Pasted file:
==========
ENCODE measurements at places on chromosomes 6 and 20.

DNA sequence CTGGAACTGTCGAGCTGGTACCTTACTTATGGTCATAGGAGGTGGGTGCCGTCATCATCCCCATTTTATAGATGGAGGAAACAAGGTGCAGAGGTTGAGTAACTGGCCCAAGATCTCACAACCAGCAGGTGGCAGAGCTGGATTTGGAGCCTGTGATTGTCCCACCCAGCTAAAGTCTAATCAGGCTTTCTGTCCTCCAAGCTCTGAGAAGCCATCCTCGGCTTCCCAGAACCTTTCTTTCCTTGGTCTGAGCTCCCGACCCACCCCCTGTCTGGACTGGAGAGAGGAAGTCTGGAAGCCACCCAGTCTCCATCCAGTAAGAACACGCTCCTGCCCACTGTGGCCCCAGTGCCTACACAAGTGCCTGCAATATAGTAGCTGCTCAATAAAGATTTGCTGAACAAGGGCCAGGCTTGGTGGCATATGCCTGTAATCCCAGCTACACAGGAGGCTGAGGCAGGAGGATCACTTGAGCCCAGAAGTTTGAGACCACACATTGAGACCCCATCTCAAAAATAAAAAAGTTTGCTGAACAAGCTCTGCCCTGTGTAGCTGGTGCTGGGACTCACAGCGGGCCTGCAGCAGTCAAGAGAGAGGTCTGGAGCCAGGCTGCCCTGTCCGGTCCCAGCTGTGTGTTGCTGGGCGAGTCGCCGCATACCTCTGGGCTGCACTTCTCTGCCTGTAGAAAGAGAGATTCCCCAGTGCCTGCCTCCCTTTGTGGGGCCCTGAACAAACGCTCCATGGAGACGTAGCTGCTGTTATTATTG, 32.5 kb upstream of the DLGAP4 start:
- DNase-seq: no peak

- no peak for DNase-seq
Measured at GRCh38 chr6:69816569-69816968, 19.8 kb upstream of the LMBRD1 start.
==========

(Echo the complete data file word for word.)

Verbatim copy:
ENCODE measurements at places on chromosomes 6 and 20.

DNA sequence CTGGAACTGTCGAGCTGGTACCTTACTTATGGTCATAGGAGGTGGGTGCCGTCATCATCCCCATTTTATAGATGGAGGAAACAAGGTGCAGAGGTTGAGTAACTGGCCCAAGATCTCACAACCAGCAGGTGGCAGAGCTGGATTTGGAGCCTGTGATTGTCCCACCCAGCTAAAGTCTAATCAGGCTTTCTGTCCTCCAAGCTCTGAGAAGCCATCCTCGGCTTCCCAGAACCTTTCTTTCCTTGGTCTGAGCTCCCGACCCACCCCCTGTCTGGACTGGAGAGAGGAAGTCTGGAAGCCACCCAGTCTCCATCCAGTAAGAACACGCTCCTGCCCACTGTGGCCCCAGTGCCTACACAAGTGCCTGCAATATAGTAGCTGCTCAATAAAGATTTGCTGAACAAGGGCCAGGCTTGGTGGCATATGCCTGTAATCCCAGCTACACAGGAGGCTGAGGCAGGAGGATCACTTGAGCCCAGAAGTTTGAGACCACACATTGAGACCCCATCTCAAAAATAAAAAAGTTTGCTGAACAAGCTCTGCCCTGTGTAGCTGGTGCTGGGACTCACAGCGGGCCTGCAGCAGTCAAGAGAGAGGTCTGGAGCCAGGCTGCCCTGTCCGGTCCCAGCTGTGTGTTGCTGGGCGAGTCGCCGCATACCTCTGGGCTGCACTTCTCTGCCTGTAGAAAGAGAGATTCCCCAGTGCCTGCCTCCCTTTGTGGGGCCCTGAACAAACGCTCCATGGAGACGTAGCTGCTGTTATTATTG, 32.5 kb upstream of the DLGAP4 start:
- DNase-seq: no peak

- no peak for DNase-seq
Measured at GRCh38 chr6:69816569-69816968, 19.8 kb upstream of the LMBRD1 start.